As we approach our country’s independence day on Saturday, we thought we would take a look at how that relates to electronic discovery and ask this question: Do you feel like you’re frequently dependent on others to accomplish the tasks you need to complete within your discovery process? If so, here’s some ways you can declare your eDiscovery independence!
A couple of weeks ago, we discussed the Discovery of Electronically Stored Information (DESI) workshop and the papers describing research or practice presented at the workshop that was held earlier this month. Today, let’s cover one of those papers.
I love the TV show Forensic Files – it amazes me how many different ways that law enforcement entities have to identify, catch and convict criminals. With that in mind, here are a couple of stories that show how expanded sources of ESI can be used as evidence in criminal cases.
Rob Robinson’s Complex Discovery site is an excellent resource for discovery and general legal technology articles which we’ve profiled several times before. In the past two years, we have covered his compilations of various eDiscovery market estimates for 2012 to 2017 and for 2013 to 2018. Now, he has released his worldwide eDiscovery software overview for 2014 to 2019.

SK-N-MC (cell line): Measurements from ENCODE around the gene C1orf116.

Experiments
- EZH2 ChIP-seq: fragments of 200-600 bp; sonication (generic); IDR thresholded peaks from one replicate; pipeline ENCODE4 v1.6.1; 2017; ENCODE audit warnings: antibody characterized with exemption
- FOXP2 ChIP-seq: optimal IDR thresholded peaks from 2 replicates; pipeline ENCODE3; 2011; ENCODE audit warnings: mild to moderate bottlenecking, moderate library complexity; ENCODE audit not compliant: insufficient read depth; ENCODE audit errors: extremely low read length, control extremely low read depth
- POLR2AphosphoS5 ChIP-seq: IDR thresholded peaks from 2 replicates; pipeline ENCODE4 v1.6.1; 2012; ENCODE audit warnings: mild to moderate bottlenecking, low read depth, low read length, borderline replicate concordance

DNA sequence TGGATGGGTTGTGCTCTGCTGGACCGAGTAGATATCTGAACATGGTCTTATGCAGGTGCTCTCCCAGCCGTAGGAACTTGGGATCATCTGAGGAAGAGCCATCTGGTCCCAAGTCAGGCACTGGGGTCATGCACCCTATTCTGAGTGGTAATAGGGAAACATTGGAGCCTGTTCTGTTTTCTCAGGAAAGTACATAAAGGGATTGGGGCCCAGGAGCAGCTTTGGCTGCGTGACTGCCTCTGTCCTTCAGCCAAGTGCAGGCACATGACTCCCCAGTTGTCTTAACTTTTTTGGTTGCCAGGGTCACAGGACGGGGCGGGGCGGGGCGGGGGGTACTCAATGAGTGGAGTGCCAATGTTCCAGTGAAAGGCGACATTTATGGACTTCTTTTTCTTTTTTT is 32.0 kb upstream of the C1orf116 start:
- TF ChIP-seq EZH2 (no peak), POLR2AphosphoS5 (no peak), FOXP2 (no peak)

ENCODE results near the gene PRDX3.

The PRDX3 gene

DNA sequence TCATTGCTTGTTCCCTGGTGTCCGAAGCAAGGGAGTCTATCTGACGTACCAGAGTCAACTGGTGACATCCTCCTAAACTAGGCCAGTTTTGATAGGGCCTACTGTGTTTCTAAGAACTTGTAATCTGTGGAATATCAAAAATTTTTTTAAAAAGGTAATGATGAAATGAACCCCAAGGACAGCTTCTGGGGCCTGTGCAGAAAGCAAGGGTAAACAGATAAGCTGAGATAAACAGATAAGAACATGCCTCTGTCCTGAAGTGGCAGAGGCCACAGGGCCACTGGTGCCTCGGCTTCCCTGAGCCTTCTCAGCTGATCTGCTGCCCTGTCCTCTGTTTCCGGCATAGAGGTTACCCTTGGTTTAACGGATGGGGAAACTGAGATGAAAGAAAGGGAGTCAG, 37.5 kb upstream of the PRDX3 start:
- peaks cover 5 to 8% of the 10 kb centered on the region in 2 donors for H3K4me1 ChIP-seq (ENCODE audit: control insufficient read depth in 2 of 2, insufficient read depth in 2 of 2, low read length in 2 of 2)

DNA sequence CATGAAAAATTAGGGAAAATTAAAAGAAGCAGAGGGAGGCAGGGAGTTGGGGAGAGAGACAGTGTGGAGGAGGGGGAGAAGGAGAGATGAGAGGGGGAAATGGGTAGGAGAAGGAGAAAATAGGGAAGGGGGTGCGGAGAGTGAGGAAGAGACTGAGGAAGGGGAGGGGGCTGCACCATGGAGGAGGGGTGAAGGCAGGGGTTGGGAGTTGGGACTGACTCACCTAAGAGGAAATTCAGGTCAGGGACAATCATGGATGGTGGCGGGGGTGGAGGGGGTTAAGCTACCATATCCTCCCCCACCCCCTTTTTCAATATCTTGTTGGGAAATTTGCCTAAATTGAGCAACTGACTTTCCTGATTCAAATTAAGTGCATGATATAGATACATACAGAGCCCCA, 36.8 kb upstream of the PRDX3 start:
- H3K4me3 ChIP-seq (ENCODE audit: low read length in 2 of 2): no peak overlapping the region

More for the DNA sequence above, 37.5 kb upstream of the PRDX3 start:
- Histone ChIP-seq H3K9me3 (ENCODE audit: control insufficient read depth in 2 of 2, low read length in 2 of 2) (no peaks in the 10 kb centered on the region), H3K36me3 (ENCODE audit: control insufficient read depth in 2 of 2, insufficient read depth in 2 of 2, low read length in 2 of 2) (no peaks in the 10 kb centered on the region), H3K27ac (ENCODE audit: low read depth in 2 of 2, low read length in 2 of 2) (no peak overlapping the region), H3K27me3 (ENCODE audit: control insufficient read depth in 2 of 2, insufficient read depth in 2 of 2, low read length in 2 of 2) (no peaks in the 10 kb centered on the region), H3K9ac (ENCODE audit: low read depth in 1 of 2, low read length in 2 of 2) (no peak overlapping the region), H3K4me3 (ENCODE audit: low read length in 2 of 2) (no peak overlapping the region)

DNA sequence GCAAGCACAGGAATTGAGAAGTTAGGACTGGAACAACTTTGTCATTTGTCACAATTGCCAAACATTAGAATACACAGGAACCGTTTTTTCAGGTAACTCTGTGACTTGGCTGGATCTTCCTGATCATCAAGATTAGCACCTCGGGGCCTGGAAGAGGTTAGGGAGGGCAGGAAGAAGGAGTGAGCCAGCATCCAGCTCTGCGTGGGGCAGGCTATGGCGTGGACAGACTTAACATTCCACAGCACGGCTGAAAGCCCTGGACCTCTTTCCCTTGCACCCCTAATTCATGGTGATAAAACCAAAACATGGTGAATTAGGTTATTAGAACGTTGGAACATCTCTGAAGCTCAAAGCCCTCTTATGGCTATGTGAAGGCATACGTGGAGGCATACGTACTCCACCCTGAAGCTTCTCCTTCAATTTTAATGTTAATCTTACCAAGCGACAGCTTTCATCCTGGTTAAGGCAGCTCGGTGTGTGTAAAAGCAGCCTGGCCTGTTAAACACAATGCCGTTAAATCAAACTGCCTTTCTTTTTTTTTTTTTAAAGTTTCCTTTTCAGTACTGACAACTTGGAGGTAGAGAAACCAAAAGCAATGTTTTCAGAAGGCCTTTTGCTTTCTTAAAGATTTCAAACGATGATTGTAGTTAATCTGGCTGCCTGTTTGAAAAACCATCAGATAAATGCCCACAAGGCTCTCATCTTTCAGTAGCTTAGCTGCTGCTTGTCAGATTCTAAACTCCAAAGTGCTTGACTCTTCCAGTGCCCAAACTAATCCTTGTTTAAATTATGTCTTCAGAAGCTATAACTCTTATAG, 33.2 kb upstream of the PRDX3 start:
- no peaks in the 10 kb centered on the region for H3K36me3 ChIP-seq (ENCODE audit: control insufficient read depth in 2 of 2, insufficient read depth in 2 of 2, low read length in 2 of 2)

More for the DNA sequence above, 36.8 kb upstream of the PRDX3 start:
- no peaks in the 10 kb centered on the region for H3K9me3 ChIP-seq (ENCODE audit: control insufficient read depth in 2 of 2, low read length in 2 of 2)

From time to time, we’ve covered not only Federal eDiscovery rules, but also eDiscovery rules within the states as well. One of the states that has been slow to undertake any eDiscovery rulemaking activity is Colorado. However, on June 4, the U.S. District Court for the District of Colorado did publish new Guidelines Addressing the Discovery of Electronically Stored Information as well as a Checklist for Rule 26(f) Meet-and-Confer Regarding Electronically Stored Information (ESI).
If you think the NSA is tough, hell hath no fury like a suspicious spouse scorned.
Back in January, we discussed the Discovery of Electronically Stored Information (DESI, not to be confused with Desi Arnaz, pictured above) workshop and its call for papers describing research or practice for the DESI VI workshop that was held last week at the University of San Diego as part of the 15th International Conference on Artificial Intelligence & Law (ICAIL 2015). Now, links to those papers are available on their web site.
With big data becoming bigger than ever, the ability for organizations to apply effective data analytics within information governance and electronic discovery disciplines has become more important than ever. With that in mind, one law firm has created a new role that might catch on with other firms and corporations – the role of Chief Data Scientist.
The eDiscovery marketplace grew in 2014 with total software revenue reaching $1.8 billion worldwide, according to Gartner’s annual Magic Quadrant for E-Discovery Software report, released last week.
According to Norton Rose Fulbright’s Litigation Trends Annual Survey for 2015 released last week, companies in the United States continue to deal with, and spend more on litigation. From an eDiscovery standpoint, the survey showed that more than half of respondents preserve and collect data from employee mobile devices and use technology assisted review, and a clear majority of respondents still rely on self-preservation to fulfill preservation obligations for at least some cases.